Italian Navy Under Investigation for Failure to Act During 2013 Migrant Boat Sinking

Officers of Italy's Navy and Coast Guard are under investigation for their failure to rescue hundreds of migrants during a 2013 shipwreck near Lampedusa.

The investigation into the possible crimes of failure to rescue and manslaughter against seven officers and NCOs of the Italian Navy and Coast Guard is ongoing. The alleged crimes occurred on October 11, 2013, when a boat carrying hundreds of migrants sank off the coast of Lampedusa.

The Preliminary Investigative Judge (GIP), Giovanni Giorgianni, has ordered a new investigation into the actions of the crew of the Italian Navy ship Libra, and in particular its commander, Catia Pellegrino. The GIP also ordered the public prosecutor to consider charges against the Navy's operations commander, Luca Licciardi, and against the manager of the Coast Guard's operations center, Leopold Manna. The judge's decision was issued last Tuesday.

SOS calls

The migrants' fishing boat, which had previously been machine-gunned by a Libyan motorboat, sent out several desperate SOS signals. These distress calls were picked up by the Libra, and they now serve as evidence that the Italian vessel was aware of the emergency situation. The Libra was about 20 miles from the fishing boat at the time of the distress calls, although the migrants' boat was technically inside the Maltese Search and Rescue Area.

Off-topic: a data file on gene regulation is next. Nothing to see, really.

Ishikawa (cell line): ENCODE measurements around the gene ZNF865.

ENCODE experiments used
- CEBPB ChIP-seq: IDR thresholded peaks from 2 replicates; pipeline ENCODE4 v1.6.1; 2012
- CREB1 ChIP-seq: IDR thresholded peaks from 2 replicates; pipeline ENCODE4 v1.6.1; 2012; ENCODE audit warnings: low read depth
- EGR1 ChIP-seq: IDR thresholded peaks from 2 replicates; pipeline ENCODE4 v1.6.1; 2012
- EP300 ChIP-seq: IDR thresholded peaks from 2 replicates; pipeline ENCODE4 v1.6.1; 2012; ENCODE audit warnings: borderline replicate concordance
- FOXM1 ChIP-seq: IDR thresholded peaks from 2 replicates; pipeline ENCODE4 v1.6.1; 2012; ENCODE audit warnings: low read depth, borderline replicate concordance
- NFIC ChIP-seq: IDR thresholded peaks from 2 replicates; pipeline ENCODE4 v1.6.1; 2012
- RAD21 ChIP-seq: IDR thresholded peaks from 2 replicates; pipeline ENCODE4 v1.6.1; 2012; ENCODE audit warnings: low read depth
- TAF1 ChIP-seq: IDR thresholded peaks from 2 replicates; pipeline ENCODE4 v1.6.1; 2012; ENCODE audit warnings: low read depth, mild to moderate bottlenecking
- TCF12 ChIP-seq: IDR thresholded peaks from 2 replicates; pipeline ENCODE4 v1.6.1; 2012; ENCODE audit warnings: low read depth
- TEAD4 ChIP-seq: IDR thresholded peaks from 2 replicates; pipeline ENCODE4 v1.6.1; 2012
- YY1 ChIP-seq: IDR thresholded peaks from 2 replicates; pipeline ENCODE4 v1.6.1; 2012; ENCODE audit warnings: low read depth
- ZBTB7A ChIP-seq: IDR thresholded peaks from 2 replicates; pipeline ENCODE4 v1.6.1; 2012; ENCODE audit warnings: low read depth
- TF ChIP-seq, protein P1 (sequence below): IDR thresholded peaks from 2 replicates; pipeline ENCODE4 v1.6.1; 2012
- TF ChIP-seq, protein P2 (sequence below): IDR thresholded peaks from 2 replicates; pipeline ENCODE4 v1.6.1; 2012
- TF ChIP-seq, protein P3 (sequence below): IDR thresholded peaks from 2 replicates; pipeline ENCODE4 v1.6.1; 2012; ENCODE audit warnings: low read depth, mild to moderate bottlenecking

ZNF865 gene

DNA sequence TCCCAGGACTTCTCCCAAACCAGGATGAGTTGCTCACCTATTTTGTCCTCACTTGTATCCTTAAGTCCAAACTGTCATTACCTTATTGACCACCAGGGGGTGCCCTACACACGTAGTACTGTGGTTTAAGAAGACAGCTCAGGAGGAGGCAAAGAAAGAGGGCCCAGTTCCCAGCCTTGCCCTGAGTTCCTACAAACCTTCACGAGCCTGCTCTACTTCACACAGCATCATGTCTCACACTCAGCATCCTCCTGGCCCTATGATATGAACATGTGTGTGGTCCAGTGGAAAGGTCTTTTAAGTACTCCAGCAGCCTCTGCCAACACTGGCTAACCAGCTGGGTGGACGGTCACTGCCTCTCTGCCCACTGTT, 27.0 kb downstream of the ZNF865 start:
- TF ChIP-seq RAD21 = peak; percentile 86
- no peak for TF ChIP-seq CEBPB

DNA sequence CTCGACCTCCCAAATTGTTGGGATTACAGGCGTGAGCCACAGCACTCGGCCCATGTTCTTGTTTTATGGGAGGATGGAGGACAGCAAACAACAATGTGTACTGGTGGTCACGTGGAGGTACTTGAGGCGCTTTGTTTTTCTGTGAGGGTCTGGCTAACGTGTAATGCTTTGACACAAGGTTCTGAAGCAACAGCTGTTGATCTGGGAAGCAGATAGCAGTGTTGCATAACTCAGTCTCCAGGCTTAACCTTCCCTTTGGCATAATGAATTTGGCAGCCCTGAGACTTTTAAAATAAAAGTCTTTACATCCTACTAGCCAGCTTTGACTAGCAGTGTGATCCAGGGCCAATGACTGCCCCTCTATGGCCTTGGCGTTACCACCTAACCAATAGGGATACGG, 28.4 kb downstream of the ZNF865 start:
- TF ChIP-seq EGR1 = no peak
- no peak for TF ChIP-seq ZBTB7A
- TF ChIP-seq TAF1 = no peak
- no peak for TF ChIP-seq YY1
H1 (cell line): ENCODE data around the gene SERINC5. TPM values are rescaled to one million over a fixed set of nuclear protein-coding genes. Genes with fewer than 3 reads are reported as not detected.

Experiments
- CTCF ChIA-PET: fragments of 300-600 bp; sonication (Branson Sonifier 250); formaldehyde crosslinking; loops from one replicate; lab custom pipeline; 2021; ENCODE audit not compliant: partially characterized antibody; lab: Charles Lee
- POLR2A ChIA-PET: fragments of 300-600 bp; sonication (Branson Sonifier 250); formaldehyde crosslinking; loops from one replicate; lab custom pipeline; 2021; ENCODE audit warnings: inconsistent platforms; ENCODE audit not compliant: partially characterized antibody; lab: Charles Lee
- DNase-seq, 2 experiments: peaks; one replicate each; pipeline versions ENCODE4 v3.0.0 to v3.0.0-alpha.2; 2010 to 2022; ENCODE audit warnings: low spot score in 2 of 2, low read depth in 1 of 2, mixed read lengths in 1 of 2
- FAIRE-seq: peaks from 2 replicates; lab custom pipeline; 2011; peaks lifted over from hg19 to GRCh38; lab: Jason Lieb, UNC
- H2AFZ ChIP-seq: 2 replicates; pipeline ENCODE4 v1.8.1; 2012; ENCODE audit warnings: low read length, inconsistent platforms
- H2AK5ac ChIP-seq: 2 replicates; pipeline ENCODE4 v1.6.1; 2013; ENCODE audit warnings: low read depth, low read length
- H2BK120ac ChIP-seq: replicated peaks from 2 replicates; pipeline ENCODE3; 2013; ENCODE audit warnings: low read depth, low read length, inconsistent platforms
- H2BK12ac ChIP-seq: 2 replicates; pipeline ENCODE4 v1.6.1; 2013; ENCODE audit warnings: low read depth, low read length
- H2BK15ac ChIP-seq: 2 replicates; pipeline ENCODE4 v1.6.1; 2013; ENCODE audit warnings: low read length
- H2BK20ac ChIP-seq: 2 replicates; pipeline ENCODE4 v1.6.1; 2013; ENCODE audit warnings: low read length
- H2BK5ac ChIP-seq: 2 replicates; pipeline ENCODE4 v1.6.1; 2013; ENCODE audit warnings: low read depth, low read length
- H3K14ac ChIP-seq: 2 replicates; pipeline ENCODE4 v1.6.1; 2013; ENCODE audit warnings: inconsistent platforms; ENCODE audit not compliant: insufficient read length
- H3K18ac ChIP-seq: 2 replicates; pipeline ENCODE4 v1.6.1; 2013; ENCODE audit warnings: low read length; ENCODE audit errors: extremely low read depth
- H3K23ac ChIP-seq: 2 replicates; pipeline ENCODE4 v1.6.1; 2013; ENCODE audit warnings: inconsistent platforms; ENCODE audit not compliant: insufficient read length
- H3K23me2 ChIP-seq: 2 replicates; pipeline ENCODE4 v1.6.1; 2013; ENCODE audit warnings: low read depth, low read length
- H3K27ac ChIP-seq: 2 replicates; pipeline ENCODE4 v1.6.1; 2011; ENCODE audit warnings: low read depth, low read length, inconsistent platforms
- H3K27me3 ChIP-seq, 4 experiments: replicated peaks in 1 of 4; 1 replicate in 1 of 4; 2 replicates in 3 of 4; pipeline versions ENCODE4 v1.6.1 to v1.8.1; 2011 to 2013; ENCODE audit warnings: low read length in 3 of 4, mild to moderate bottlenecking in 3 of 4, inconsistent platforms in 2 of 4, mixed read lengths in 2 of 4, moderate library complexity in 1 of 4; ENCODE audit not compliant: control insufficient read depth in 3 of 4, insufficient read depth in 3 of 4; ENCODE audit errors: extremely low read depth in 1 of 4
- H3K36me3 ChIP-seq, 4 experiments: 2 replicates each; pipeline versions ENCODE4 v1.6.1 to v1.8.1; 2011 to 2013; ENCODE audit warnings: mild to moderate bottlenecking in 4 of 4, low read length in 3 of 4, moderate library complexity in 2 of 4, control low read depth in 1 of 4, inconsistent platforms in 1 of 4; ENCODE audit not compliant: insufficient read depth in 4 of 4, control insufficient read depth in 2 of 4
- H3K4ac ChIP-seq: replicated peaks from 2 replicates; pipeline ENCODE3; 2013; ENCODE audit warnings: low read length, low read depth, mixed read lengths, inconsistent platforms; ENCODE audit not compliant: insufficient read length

As noted by the GIP's order, Libra's commander had stated that on many occasions Italian ships had intervened in the Maltese search and rescue zone, an area too large and difficult to be patrolled by the Maltese Navy. Yet in this case, Libra did not even intervene when Malta explicitly requested them to do so through a fax sent to the ship. The communication noted the overloaded and unstable nature. of the migrants' boat, removing any doubt about the seriousness of the situation.

The migrant’s boat capsized after drifting - only a few miles from the Libra - for five hours. According to the Libra's communications log, the commanding officer of the Italian Navy's operation in the Mediterranean phoned the ship and ordered it to move farther away - in effect, to hide itself from the migrants' boat.

A total of 268 people, including 60 children, died when the boat capsized.

An avoidable tragedy

According to the GIP's order, "It is clear that an immediate order to proceed at the highest speed in the direction of the migrants' boat (like the one immediately following the news of its capsizing) issued immediately after the fax sent at 16:22 from Malta, would have allowed to the Libra ship to reach the point where the boat was, even before the boat capsized, or in any case in time to allow the devastating consequences to be contained as much as possible."

The judge did decide to drop the allegations against Coast Guard Officers Clarissa Torturro and Antonio Miniero and against the frigate captain Nicola Giannotta because, according to the GIP, they had dutifully executed orders under a highly hierarchical system.

The hope of lawyers Arturo Salerni and Mario Angelelli, who work for non-profit legal group Progetto Diritti and are defending some of the victims' family members, is that in the process will shed light on who is responsible for the deaths of more than 260 people, including 60 children.

The tragic story of the shipwreck has also been captured in Fabrizio Gatti's documentary 'A Unique Destiny: three fathers and the sinking that changed history', which presents new evidence on the clamorous delays in the rescue.